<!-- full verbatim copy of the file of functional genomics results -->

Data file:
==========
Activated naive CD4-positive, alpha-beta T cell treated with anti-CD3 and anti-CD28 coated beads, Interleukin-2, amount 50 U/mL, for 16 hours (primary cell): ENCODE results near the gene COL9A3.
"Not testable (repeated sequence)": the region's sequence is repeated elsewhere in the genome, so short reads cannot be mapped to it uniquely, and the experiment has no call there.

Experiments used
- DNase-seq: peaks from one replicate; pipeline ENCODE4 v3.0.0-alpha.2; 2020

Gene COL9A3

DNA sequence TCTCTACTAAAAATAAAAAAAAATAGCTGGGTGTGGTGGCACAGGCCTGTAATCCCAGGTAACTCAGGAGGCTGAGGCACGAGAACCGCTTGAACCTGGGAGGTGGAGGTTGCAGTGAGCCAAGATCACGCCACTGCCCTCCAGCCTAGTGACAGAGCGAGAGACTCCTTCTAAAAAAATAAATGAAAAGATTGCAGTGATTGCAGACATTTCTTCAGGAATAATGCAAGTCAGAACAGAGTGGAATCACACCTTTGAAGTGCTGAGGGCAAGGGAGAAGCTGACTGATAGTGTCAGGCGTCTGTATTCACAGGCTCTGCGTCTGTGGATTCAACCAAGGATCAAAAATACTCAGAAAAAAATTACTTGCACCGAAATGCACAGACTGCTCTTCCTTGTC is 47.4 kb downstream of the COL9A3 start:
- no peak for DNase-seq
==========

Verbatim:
Activated naive CD4-positive, alpha-beta T cell treated with anti-CD3 and anti-CD28 coated beads, Interleukin-2, amount 50 U/mL, for 16 hours (primary cell): ENCODE results near the gene COL9A3.
"Not testable (repeated sequence)": the region's sequence is repeated elsewhere in the genome, so short reads cannot be mapped to it uniquely, and the experiment has no call there.

Experiments used
- DNase-seq: peaks from one replicate; pipeline ENCODE4 v3.0.0-alpha.2; 2020

Gene COL9A3

DNA sequence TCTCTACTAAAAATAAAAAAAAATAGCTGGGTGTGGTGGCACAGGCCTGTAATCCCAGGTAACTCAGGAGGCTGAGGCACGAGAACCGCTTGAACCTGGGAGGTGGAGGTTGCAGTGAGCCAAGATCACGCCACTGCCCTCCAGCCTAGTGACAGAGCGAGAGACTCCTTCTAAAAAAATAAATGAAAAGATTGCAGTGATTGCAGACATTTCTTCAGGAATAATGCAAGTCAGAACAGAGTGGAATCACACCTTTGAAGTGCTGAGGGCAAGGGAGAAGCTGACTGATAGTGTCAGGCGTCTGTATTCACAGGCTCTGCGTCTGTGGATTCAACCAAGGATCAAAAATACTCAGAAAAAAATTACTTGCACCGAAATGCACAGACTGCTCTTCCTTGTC is 47.4 kb downstream of the COL9A3 start:
- no peak for DNase-seq